Two gum trees, firemen and horse races
The two tall, single-trunk gum trees outside the Turffontein Fire Station were ostensibly used by firemen to spot smoke and potential fires in the southern suburbs. But for the firemen there was a much more important function, sufficient to warrant a plaque in the grass alongside all that exists of the trees today – two stumps in the grass.
A rope ladder was strung between the two 30-metre tall trees, which were several metres apart. The ladder went up about five storeys, where a platform had been erected between the trees.
Now an important part of this story is that the Turffontein Race Course is across the road from the Turffontein Fire Station. The Race Course opened for business three years after Johannesburg was established in 1886. Racing had in fact begun only three months after those first gold diggers hit town, on a course marked out between Natalspruit and Von Brandis Square.
But back to the two gum trees. On race days several firemen used to position themselves on the platform with a marvellous view of the race track and the horses running each race. It seems that in those days betting could take place even after the horses had left their stalls.
Hannes Meiring in Early Johannesburg, its buildings and its people (1985) takes up the story: “They [the firemen] developed an ingenious system of signals to tip off accomplices at Fairview, who dashed off to lay last-minute bets at the Tattersalls in Jeppestown on the horses which could be seen to be leading the field. It did not take the losing bookmakers long to work out what was happening!”
The sad part of this story is that those marvellous gum trees don’t exist any more. Two replacement gum trees soar into the sky at the same spot. In the late 1980s a new, larger fire station was constructed behind the old station, a charming red brick and iron-roofed building still standing on the corner of Turf Club Street and Hay Road, opened in 1910.
The trees were on the corner of the two streets, out the way of the new building, but they were cut down nonetheless. Maybe their time was up anyway – maybe they were buckling, or rotting, or blowing fiercely in the wind, in danger of cracking and collapsing on the building.
So, all that’s left are their large stumps, alongside the two new 15-metre tall gum trees, which are looking healthy, bushy and blowing happily in the breeze.
Turffontein was one of the early farms of Johannesburg, owned by Abraham Smit, who died on his farm in 1884, at the age of 73. He had lived there since 1857, according to Meiring. On his death, Paul Andries Ras bought part of the farm. Just south of the race course, Ras found gold in what became known as the Ras Reef.
Walter Casey also bought some of the farm, and in 1889 he had a township of about 170 hectares laid out, on a grid plan with a circular park, the Rotunda Park, and a rectangular park, the Christopherson Park. For many years the township was referred to as Casey’s Township.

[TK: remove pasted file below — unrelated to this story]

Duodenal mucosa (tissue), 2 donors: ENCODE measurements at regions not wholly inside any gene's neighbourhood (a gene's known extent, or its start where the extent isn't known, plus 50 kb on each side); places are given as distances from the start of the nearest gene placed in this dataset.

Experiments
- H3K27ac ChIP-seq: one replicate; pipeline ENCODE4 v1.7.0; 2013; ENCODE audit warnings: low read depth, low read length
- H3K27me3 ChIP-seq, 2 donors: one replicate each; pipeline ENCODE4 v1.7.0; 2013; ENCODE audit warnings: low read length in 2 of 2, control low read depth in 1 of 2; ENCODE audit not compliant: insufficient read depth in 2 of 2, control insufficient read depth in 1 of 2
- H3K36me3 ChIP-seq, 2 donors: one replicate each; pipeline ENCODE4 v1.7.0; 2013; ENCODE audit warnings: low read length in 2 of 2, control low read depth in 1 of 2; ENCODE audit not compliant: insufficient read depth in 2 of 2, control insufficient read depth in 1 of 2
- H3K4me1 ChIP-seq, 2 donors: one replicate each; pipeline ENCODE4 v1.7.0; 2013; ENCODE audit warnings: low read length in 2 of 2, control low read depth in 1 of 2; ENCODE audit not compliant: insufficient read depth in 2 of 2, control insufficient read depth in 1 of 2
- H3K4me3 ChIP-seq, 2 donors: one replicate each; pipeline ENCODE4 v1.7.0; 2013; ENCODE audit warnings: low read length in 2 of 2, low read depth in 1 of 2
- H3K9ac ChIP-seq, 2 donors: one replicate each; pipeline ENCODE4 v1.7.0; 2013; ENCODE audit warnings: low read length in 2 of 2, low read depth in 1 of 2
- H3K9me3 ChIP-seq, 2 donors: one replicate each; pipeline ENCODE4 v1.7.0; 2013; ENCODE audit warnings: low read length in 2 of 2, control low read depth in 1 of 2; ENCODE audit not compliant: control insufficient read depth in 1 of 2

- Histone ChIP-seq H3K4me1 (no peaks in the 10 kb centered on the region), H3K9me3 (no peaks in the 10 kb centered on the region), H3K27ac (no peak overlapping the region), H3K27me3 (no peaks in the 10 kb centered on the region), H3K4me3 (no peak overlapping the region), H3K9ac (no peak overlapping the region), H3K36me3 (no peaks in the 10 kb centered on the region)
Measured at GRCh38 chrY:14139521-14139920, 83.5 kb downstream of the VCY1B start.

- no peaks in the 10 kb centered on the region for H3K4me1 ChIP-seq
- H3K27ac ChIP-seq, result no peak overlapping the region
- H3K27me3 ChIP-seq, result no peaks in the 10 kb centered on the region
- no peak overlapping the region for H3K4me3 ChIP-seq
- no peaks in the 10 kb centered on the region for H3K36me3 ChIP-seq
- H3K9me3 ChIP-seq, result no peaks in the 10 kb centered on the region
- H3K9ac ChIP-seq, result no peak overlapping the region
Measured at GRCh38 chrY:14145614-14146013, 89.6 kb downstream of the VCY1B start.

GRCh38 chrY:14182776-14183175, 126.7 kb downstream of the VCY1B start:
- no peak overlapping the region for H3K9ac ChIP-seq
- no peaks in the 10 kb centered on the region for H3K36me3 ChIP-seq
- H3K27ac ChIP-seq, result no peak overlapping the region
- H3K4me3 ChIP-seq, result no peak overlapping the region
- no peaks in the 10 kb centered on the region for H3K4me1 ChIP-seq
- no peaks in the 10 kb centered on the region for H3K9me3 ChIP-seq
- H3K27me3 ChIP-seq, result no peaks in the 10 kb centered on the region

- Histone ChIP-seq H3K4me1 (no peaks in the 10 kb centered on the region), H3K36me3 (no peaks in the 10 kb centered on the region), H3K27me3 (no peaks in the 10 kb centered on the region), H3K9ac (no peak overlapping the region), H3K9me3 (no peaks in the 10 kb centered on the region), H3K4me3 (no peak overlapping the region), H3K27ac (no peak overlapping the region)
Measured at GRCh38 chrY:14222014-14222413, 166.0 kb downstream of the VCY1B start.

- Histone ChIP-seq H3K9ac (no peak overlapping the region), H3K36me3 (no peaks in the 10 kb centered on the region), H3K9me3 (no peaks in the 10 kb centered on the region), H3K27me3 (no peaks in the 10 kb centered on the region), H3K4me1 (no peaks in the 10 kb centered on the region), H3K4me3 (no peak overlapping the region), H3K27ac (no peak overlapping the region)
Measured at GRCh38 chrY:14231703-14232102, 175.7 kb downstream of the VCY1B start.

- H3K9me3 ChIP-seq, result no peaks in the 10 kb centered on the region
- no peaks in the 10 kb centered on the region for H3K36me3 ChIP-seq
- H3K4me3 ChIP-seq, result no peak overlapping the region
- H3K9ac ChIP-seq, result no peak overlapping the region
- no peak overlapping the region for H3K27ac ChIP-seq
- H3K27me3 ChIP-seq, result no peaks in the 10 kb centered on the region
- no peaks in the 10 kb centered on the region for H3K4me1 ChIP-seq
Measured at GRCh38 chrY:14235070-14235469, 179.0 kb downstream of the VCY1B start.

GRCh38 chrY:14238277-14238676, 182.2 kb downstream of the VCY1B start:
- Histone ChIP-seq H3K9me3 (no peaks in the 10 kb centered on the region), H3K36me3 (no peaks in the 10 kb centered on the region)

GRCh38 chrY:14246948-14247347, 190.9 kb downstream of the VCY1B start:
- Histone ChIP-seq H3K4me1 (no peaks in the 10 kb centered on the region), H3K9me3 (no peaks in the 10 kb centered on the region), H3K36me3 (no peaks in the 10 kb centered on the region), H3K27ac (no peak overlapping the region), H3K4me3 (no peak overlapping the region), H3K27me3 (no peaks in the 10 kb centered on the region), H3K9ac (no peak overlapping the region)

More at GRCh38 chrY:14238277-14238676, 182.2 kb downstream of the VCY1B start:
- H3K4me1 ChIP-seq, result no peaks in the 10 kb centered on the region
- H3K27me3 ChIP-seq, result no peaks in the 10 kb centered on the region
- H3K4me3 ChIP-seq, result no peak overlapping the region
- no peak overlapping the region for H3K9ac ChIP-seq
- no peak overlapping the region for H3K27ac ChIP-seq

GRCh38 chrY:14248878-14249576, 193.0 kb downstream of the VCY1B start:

Casey starting selling stands in March 1890, says Meiring, and when he died in 1896, ownership of the land passed from him and Ras to the Australian Trust Company, and the township was laid out again in 1902.
There were great hopes of making Turffontein into a weathy suburb, with the two attractive parks as a drawcard, but the dust from the rapidly growing mine dumps put an end to those plans.
In June 1896 400 stands “on Turffontein, or Casey’s Township, adjoining the Racecourse, the most charming suburb in Johannesburg”, were advertised.
Over time Turffontein became a sub-economic suburb, housing mostly miners. It’s still seen today as a working class suburb, dominated by the race course and a fast-growing landfill site in Turffontein Road, growing on the main mine dump of the defunct Village Main Reef gold mine. Those two parks still exist, the attractive round Rotunda Park surrounded by cosy, veranda-fronted houses on small properties.
Those early buildings of the race course still exist too, in red brick, with white fascias and red tile roofs, with long verandas set under luxuriant oak trees and manicured gardens. A large stand has been added and around 58 race days take place each year at Turffontein, with up to 3 000 race goers entering the gates each race day. Otherwise, conferences and weddings fill up the dining room and restaurant during the week. Some 700 horses are stabled there. The race course takes up about 89 hectares and is about seven kilometres from the city centre.
Early fire stations
The Turffontein Fire Station was the southern fire station of the early gold-mining town. In the east was the Fairview Fire Station, built in 1905; in the west the Fordsburg Fire Station, opened in 1907, and in the north the Berea Fire Station, in operation from 1910.
In those early days residents had major problems extinguishing fires, mainly because Johannesburg had very sporadic, sparse supplies of water – it’s one of the few large cities in the world that was not built on a river. To make matters worse, those first houses were constructed of wood and iron, with thatch roofs, and once alight, they burnt to the ground within minutes.
It’s believed that the first serious fire happened on 20 December, 1887 - a reed stable in Sauer Street. Residents watched helplessly as the fire burnt, having no water to douse it. The best they could do was do pull down surrounding wooden fences and shacks, to prevent them from catching alight.
Four days later a carpenter’s shop, with tools and three wagon loads of timber, were gutted, according to Anna Smith in Johannesburg Firsts (1976). Fire bell